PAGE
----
THC and CBD: How They Differ and Why They Matter

Despite resistance from the FDA and other government agencies around the world, research into the medicinal properties of cannabis is increasing. Marijuana is an extremely complex plant, and this may be part of the problem. Some authorities worry that some of the plant’s hundreds of chemicals could cause effects in the body that aren’t well understood. Others, such as CNN’s chief medical correspondent Sanjay Gupta, M.D., have begun to endorse the plant avidly. The plant’s two most well-known substances, THC and CBD, have well-documented effects, most of which are positive.

Why the Distinction Matters

Cannabis is composed of over 500 active chemicals. The related chemicals THC and CBD get most of the press because they’re the most psychoactive. As research into marijuana progresses, other chemicals may come into the spotlight. For now, though, cannabis connoisseurs and growers focus on THC and CBD because they each provide beneficial effects and because they can each be emphasized or minimized in individual strains according to the grower’s needs.

Generally, strains high in THC are favored among enthusiasts. Strains that are high in CBD are used primarily for medicinal purposes. When pot was made illegal in the US, smokers went from dealer to dealer, sampling stock until they found a source that could provide a consistent, powerful high. Dealers noticed this and sought to produce the strongest strains possible. This is why most strains are higher in THC than CBD.


THC is short for tetrahydrocannabinol, and it is a powerful psychoactive chemical. As you likely know, THC is the component in cannabis that produces the sense of euphoria the plant is so well-known for. Researches around the world have long studied THC to determine how it affects the body. They’ve found that the chemical has an immediate effect on the brain, not all of which is positive. As such, you should carefully test your tolerance for the drug before you move to higher doses. THC can temporarily lessen your brain’s ability to recall short term memories, and it can—rarely—produce feelings of anxiety in those unaccustomed to it. Recent research has suggested that as an individual gains a tolerance to the drug’s effects, these negative side-effects become less severe.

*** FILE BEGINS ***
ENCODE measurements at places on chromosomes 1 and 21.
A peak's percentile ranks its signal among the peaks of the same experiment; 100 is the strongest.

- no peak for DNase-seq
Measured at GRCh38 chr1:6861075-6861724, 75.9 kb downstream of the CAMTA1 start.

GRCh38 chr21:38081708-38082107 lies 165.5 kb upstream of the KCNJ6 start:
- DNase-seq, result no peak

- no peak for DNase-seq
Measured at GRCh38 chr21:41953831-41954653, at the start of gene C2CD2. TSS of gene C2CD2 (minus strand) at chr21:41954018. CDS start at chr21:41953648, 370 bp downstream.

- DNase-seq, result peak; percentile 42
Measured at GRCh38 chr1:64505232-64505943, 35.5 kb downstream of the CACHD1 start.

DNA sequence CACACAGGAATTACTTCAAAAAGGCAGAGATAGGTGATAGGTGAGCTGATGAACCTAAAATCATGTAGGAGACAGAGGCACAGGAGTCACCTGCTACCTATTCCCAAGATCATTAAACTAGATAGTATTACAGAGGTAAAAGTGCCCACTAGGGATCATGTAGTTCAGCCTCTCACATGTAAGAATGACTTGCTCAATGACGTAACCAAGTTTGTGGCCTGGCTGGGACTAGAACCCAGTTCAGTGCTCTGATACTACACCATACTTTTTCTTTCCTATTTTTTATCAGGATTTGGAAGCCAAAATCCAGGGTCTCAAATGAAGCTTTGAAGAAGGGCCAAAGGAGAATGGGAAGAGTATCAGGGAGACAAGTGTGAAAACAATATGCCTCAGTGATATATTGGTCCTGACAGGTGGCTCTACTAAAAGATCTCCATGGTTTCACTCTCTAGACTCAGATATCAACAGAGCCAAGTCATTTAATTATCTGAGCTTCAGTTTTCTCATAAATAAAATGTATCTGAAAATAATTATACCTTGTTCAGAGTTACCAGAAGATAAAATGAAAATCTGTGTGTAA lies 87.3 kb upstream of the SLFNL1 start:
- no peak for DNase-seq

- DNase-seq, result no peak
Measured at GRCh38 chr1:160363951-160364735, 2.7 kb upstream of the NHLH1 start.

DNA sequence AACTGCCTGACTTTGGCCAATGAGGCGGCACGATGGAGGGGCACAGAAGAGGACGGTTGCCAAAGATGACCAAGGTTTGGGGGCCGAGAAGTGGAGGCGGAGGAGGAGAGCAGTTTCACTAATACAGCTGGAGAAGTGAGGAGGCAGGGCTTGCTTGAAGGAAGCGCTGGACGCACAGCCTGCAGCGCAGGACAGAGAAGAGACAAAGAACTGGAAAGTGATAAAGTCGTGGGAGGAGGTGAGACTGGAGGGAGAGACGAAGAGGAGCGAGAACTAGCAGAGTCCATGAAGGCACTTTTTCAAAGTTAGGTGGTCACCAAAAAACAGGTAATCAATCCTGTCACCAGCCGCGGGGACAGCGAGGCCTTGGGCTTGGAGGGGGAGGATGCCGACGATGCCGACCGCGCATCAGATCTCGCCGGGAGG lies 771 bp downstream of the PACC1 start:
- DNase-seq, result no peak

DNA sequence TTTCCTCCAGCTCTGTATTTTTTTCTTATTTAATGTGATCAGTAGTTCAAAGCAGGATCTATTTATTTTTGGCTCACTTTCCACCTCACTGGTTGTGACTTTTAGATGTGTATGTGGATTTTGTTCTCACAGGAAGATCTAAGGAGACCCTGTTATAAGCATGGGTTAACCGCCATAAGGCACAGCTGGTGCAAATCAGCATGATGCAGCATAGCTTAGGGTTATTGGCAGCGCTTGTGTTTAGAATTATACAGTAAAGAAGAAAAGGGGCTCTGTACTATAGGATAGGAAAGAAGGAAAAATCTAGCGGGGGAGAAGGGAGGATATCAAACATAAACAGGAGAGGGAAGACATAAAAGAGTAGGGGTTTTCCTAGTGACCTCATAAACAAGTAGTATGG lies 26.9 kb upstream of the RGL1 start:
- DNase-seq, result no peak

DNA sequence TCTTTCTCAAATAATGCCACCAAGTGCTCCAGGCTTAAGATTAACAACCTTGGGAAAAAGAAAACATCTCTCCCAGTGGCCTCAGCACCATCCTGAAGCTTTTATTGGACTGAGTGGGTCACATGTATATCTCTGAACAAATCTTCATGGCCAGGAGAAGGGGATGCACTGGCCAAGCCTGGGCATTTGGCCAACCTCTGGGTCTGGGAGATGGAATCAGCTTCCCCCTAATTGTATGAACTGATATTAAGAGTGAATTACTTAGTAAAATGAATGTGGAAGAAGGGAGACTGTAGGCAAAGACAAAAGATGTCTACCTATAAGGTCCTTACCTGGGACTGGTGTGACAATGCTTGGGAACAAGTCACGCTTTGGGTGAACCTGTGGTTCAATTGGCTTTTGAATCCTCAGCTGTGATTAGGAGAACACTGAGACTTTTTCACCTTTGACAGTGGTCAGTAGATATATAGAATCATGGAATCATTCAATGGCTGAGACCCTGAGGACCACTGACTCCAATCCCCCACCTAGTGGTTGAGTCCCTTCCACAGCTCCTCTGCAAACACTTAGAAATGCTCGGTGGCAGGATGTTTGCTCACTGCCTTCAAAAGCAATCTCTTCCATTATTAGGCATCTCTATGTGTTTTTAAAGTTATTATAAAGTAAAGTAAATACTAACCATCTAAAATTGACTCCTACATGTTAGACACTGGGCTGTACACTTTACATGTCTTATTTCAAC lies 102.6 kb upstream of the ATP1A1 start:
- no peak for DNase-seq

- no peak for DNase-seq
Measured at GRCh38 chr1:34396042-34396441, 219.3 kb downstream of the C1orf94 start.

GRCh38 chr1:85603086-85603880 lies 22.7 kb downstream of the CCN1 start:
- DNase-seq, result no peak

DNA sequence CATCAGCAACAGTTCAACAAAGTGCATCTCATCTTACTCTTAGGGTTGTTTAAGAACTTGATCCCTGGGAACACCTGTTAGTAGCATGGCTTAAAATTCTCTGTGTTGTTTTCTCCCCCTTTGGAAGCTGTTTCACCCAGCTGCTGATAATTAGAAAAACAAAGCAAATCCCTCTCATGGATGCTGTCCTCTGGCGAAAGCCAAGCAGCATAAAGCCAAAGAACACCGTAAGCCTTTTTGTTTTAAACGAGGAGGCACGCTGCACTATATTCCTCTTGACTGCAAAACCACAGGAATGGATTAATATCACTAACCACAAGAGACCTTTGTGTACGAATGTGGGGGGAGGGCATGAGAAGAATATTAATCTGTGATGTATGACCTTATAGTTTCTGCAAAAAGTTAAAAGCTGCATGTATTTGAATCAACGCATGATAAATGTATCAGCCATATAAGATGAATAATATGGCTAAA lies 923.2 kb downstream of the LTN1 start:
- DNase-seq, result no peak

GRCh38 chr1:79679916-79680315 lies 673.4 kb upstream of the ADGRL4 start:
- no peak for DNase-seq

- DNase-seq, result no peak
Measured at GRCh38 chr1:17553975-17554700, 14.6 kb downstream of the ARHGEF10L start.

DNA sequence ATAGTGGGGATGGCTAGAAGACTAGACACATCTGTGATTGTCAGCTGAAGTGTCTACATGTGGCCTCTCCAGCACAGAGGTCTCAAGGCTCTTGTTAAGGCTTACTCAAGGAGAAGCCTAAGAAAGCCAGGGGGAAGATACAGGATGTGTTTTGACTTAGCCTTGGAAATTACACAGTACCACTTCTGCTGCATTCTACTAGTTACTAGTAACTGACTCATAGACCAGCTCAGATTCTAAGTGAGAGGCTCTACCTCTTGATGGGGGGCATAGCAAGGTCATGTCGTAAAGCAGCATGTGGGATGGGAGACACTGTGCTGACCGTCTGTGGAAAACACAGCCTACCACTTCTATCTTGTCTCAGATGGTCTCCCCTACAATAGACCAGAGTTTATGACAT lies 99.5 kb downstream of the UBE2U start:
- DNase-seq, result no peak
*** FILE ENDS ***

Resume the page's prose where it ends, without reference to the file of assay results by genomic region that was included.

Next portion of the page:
THC affects the brain by binding to cannabinoid receptors. As it activates these receptors, it effectively takes the place of the body’s own hormones, stimulating certain areas of the brain when they would otherwise remain dormant. The most prominent effect of this activation is the general feeling of well-being that occurs after a dose of THC is administered. This high can last for quite some time. Such euphoria is typically generated when the brain releases endorphins during times of heightened emotional response or brisk exercise. The response that THC elicits, however, is much stronger, and it can take unsuspecting tokers by surprise.

THC’s role in the body isn’t straightforward. Recent research has found that the chemical can also play a positive role in treating symptoms of anorexia and asthma. The first of these should come as no surprise to even the casual cannabis smoker: the plant has been known for its effects on appetite for generations. THC can produce a strong desire to eat, which can prove potentially life saving to those who suffer from extreme anorexia. Studies on THC’s effect in asthmatics date all the way back to the 1970s, which examined the chemical’s effect on sudden attacks. THC at doses as low as 2% have been shown to elicit an effect in the body that mimics those obtained by common bronchodilator drugs such as isoprenaline and salbutamol. Oral ingestion is recommended in this case, however, as cannabis smoke can irritate the lungs of sensitive individuals. High-THC strains include Head Cheese, Matt’s OG, Super Lemon Haze, Larry OG, Boost, Strawberry Cough and Dawg’s Waltz.


CBD, or cannabidiol, is the driving force of the medical marijuana revolution. The chemical has been found to provide anti-anxiety, anti-inflammatory and analgesic properties. Where legal, cancer patients are often prescribed strains high in CBD to help manage the pain associated with late-stage cancer. Many patients prefer the drug over morphine because it allows them to remain clear-headed in their final days. These strains, including the famous strain Charlotte’s Web, are often so low in THC that they don’t produce a buzz.

The chemical has also shown incredible promise in treating the symptoms of diseases such as multiple sclerosis, PTSD and Crohn’s disease. In fact, a multitude of drugs have been derived from high-CBD strains, such as Sativex, which slows the progression of multiple sclerosis. Others include Dronabinol, which counters nausea in cancer patients and CT-3, which is a strong anti-inflammatory.

The property that CBD is most famous for is its ability to counter the severe seizures associated with Dravet Syndrome, an extreme version of epilepsy. This illness can result in death in otherwise healthy children. Many parents with children suffering from this condition have packed up their lives and moved to states where CBD oil is an established and legal treatment. In a surprising turn of events, Utah, well-known for its conservative stance on most issues, has legalized the use of high-CBD strains for the treatment of Dravets syndrome.

Marijuana is among the most feared and loathed plants known to man. Yet as researchers delve deeper into its complex chemical makeup, they routinely come to the conclusion that the plant has a lot to offer. Time will tell, however, how long it takes for the governments of the world to catch up.